It feels like forever since we’ve had a budding trend in the job market worth celebrating, as opposed to just cheering quietly with fingers crossed. Now we have one, and it came sooner than most forecasters expected, and suddenly analysts are talking about turned corners and brightening reelection prospects for President Obama. As investment banker and commentator Daniel Alpert tweeted on Friday, “Mimosas for breakfast at 1600 Pennsylvania Avenue this morning.”
White House officials steered away from that level of public touchdown-dancing, and with good reason. The news from the Labor Department that the economy added 243,000 jobs in January, and that the unemployment rate dipped to 8.3 percent, is the best evidence yet that the United States is finally back on track to sustained growth. Economists roundly agree that in the details of the report, everything looks good--there are no caveats lurking to temper your joy. But Washington officials could slow it all down again if they stop adding fuel to the recovery.
In economics, it helps to focus on long-run trends while everyone else is distracted by the latest data. The trend over the last year is of unsteady improvement, highlighted by a net gain of nearly 2 million jobs. Policymakers helped speed that growth. Congress and President Obama boosted consumer spending by keeping taxes low, extending the Bush tax cuts, and adding a temporary payroll-tax reduction that took effect last year. The Federal Reserve has kept monetary policy accommodative, most recently signaling its plans to keep interest rates near zero through 2014.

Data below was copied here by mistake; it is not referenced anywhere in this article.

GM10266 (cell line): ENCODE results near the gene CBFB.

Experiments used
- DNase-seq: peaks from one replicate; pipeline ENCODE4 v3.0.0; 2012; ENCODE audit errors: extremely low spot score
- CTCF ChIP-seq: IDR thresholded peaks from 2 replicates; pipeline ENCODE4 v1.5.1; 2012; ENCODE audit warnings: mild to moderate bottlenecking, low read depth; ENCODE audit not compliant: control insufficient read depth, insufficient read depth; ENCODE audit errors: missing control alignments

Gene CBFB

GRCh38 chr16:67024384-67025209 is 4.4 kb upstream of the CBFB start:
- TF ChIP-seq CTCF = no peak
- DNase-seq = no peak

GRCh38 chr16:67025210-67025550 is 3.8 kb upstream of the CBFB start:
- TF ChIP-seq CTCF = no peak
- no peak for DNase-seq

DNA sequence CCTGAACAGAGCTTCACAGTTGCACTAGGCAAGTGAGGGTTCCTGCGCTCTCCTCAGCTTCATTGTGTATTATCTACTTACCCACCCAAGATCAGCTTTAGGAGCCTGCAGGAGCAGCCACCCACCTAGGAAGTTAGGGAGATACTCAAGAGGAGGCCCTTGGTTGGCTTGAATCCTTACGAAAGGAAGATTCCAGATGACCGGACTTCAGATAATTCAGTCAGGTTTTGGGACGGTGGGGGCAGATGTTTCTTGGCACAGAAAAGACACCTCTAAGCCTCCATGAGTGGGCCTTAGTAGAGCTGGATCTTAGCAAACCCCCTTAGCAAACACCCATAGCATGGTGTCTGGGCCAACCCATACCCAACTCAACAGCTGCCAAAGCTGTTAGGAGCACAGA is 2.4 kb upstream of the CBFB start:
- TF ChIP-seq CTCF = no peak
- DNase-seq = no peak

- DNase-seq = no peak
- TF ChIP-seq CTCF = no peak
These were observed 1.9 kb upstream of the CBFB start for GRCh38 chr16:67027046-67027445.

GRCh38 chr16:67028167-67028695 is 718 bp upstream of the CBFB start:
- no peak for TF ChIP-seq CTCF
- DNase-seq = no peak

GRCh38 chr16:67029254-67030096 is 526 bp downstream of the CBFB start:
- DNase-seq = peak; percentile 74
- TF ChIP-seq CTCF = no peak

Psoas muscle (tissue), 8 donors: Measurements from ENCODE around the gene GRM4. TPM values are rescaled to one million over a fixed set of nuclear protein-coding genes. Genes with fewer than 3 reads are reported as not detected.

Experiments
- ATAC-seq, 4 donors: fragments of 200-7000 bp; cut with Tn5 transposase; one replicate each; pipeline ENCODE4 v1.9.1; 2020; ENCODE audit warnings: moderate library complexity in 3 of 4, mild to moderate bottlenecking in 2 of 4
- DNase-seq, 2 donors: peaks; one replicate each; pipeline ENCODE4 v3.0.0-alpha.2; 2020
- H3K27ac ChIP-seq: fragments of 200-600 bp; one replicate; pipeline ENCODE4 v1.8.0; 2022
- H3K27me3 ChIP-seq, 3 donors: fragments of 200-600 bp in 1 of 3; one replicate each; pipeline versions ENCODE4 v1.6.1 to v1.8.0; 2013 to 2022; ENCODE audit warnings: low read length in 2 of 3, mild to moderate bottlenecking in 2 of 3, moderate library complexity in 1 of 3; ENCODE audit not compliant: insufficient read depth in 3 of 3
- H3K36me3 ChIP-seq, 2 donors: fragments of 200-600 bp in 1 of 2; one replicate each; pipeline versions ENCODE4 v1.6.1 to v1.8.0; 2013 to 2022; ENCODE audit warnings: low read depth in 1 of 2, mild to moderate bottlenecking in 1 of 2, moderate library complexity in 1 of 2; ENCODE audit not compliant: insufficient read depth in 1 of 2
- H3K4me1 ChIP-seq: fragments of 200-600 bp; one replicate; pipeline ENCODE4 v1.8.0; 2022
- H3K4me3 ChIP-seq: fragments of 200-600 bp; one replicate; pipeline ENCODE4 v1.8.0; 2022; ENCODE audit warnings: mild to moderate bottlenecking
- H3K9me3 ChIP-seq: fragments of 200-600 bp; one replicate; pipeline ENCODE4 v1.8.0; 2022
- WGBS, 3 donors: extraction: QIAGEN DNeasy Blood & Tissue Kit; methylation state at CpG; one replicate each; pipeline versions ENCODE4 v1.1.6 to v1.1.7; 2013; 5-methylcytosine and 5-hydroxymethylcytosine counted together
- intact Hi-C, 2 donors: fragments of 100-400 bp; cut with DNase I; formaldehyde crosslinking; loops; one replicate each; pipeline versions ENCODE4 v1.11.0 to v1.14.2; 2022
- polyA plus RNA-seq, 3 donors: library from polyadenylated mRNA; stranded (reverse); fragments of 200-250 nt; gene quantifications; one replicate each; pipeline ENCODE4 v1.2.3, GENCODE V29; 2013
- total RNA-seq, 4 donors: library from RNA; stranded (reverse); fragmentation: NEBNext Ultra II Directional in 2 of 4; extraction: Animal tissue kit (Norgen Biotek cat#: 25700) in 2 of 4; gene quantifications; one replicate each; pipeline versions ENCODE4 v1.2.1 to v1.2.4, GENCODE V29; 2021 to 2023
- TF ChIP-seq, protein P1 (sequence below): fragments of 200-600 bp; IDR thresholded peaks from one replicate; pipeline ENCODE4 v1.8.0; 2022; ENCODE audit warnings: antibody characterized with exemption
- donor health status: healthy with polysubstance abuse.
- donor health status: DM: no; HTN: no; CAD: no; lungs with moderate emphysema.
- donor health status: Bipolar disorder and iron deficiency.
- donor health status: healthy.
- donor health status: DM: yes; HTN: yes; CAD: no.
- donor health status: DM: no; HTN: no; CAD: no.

Mess with either of those areas right now--by failing to extend the about-to-expire payroll-tax cut through year-end, or by taking even a first step toward tighter monetary policy--and you risk pulling the emergency brake on the recovery just when it’s set to reach highway speed.
The underlying gauges of the nation’s economic health right now are good, not great. Manufacturing and service-sector activity is rising. New unemployment claims are falling. The housing market remains a mess, with falling prices and a foreclosure glut dragging on growth more than any other factor. The public sector is shedding jobs, as governments at all levels tighten budgets. Nearly 13 million Americans want to work but can’t find jobs.
In other words, the economy is still vulnerable to an external shock, such as an oil-price spike or a financial blowup in Europe, or to a major policy misstep from Washington.
As Ted Ellis, the mayor of Bluffton, Ind., and president of the National League of Cities, said in a press release on Friday: “Until the millions of unemployed and underemployed are back to work, our families are no longer struggling to make ends meet, and our small businesses are acting as the economic engines of the economy, we cannot rest.”
Ellis was talking to Washington. Democratic and Republican leaders echoed his concern--rhetorically, anyway. House Speaker John Boehner, R-Ohio, said in a release, “We can’t be satisfied with an unemployment rate mired above 8 percent for years on end; we must do better.” Obama’s top economist, Alan Krueger, wrote, “It is critical that we continue the economic policies that are helping us to dig our way out of the deep hole” from the Great Recession.
Both sides can show they’re serious by working together, without delay, to keep the recovery chugging ahead. Now that would be something to celebrate.